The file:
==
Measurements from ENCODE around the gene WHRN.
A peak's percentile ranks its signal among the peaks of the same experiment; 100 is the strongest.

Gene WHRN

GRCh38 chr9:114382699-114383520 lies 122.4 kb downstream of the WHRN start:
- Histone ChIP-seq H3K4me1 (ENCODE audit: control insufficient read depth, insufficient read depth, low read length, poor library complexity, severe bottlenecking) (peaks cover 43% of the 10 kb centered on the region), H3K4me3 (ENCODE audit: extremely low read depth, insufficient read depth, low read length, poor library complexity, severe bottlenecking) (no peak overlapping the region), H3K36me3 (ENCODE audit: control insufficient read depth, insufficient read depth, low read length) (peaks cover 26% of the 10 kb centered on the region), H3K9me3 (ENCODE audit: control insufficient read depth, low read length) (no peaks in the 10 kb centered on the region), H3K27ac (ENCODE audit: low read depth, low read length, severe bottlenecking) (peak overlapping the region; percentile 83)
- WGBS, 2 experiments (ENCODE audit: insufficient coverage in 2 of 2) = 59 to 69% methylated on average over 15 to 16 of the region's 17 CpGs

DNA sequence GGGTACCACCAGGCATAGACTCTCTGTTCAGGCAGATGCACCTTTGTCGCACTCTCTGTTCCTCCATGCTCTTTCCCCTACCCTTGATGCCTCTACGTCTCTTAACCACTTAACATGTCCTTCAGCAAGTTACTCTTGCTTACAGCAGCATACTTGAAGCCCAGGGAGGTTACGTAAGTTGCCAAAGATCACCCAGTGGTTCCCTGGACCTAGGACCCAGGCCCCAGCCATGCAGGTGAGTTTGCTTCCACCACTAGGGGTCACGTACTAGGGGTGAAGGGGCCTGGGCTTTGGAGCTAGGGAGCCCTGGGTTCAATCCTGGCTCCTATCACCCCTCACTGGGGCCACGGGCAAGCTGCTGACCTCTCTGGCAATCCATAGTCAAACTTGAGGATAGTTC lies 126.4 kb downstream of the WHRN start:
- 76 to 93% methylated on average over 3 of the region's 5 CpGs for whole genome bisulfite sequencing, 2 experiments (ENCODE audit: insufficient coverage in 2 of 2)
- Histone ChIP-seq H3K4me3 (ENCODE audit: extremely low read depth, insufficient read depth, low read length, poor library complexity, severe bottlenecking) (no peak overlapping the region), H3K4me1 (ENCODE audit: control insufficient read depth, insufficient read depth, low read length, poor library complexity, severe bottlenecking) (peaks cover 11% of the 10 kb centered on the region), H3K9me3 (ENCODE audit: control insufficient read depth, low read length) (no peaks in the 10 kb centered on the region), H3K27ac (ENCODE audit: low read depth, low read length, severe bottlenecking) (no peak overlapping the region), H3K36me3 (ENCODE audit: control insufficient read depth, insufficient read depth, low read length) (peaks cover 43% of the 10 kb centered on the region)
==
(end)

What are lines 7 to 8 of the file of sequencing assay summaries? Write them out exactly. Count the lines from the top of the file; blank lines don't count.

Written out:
DNA sequence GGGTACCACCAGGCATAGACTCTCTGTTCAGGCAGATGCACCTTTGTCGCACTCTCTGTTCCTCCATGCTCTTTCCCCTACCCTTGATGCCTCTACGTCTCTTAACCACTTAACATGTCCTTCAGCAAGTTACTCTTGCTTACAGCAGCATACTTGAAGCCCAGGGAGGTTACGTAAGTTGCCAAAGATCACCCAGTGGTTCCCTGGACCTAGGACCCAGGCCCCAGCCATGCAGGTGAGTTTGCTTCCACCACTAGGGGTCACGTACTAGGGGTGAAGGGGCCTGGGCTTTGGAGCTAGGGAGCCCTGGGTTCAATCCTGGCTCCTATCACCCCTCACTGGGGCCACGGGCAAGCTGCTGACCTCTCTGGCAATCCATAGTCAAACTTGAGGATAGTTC lies 126.4 kb downstream of the WHRN start:
- 76 to 93% methylated on average over 3 of the region's 5 CpGs for whole genome bisulfite sequencing, 2 experiments (ENCODE audit: insufficient coverage in 2 of 2)